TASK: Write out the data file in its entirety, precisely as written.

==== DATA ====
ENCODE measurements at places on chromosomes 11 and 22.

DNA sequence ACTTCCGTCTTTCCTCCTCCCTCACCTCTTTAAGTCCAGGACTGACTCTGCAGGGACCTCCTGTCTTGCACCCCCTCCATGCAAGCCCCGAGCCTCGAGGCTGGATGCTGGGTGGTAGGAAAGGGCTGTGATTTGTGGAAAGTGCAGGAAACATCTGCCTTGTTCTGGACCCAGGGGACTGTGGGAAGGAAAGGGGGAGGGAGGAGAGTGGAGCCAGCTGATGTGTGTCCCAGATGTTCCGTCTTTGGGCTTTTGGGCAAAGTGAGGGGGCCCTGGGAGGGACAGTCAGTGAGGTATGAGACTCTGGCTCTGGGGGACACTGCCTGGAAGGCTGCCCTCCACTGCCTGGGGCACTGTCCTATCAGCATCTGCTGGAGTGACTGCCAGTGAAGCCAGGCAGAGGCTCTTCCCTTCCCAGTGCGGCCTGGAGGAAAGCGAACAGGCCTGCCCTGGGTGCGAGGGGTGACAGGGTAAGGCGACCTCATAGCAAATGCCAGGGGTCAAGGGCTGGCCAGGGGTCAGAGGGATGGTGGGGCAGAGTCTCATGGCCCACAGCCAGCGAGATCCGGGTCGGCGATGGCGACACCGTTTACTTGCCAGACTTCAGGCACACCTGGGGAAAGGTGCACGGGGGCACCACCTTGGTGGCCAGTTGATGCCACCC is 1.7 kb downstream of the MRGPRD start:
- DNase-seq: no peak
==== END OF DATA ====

ENCODE measurements at places on chromosomes 11 and 22.

DNA sequence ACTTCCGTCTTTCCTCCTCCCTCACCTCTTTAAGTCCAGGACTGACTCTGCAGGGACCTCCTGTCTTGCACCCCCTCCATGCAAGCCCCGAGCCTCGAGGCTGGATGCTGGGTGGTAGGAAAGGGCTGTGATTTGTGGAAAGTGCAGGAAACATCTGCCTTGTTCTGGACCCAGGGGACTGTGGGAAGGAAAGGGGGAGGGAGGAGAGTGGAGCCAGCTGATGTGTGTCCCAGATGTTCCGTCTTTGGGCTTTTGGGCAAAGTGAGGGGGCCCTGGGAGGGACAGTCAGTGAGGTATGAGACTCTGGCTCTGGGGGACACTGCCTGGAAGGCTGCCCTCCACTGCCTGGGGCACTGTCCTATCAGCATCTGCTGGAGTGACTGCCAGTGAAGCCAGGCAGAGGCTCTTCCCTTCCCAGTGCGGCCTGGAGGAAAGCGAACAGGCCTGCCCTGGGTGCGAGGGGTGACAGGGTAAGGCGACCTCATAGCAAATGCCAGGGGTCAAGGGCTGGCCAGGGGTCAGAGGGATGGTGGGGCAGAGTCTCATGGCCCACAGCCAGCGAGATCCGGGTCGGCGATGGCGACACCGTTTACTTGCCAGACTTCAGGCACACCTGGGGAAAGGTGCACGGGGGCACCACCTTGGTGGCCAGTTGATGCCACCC is 1.7 kb downstream of the MRGPRD start:
- DNase-seq: no peak